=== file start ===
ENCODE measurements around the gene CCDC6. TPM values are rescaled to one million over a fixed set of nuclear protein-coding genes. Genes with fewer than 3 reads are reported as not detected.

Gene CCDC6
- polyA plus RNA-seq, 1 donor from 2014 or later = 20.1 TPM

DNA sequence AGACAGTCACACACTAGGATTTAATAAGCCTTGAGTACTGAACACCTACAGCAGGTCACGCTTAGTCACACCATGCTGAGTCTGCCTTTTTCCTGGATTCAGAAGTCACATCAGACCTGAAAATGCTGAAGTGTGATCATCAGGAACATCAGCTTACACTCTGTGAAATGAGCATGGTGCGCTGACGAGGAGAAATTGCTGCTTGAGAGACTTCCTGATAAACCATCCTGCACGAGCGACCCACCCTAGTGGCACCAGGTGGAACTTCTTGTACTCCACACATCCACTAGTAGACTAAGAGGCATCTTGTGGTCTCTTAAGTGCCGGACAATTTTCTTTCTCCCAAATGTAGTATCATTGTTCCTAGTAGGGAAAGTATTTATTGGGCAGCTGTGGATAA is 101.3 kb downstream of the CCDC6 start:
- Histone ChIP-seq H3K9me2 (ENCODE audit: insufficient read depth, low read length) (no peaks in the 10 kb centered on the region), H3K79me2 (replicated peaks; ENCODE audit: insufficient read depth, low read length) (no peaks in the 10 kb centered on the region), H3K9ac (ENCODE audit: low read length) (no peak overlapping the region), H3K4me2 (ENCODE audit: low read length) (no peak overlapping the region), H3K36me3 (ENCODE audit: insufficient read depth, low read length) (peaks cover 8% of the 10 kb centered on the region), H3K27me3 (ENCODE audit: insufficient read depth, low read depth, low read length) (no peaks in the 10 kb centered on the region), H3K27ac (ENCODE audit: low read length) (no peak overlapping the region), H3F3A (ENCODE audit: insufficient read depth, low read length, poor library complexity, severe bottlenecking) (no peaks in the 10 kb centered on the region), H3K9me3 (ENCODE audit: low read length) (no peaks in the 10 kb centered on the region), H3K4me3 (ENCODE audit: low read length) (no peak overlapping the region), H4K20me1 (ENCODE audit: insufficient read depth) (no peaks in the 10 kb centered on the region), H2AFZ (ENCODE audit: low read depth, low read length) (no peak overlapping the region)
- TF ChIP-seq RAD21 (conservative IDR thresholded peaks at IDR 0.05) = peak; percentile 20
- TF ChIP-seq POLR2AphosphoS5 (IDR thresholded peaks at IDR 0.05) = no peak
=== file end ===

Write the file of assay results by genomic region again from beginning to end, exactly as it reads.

ENCODE measurements around the gene CCDC6. TPM values are rescaled to one million over a fixed set of nuclear protein-coding genes. Genes with fewer than 3 reads are reported as not detected.

Gene CCDC6
- polyA plus RNA-seq, 1 donor from 2014 or later = 20.1 TPM

DNA sequence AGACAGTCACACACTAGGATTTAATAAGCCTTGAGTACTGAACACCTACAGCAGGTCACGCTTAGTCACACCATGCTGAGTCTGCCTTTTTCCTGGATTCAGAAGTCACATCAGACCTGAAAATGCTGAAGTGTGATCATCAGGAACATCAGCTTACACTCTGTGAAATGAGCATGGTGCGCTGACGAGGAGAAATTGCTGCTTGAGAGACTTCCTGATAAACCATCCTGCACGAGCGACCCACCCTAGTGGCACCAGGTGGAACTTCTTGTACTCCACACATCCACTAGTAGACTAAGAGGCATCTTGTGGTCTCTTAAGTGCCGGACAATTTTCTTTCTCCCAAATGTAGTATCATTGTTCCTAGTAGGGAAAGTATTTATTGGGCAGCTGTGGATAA is 101.3 kb downstream of the CCDC6 start:
- Histone ChIP-seq H3K9me2 (ENCODE audit: insufficient read depth, low read length) (no peaks in the 10 kb centered on the region), H3K79me2 (replicated peaks; ENCODE audit: insufficient read depth, low read length) (no peaks in the 10 kb centered on the region), H3K9ac (ENCODE audit: low read length) (no peak overlapping the region), H3K4me2 (ENCODE audit: low read length) (no peak overlapping the region), H3K36me3 (ENCODE audit: insufficient read depth, low read length) (peaks cover 8% of the 10 kb centered on the region), H3K27me3 (ENCODE audit: insufficient read depth, low read depth, low read length) (no peaks in the 10 kb centered on the region), H3K27ac (ENCODE audit: low read length) (no peak overlapping the region), H3F3A (ENCODE audit: insufficient read depth, low read length, poor library complexity, severe bottlenecking) (no peaks in the 10 kb centered on the region), H3K9me3 (ENCODE audit: low read length) (no peaks in the 10 kb centered on the region), H3K4me3 (ENCODE audit: low read length) (no peak overlapping the region), H4K20me1 (ENCODE audit: insufficient read depth) (no peaks in the 10 kb centered on the region), H2AFZ (ENCODE audit: low read depth, low read length) (no peak overlapping the region)
- TF ChIP-seq RAD21 (conservative IDR thresholded peaks at IDR 0.05) = peak; percentile 20
- TF ChIP-seq POLR2AphosphoS5 (IDR thresholded peaks at IDR 0.05) = no peak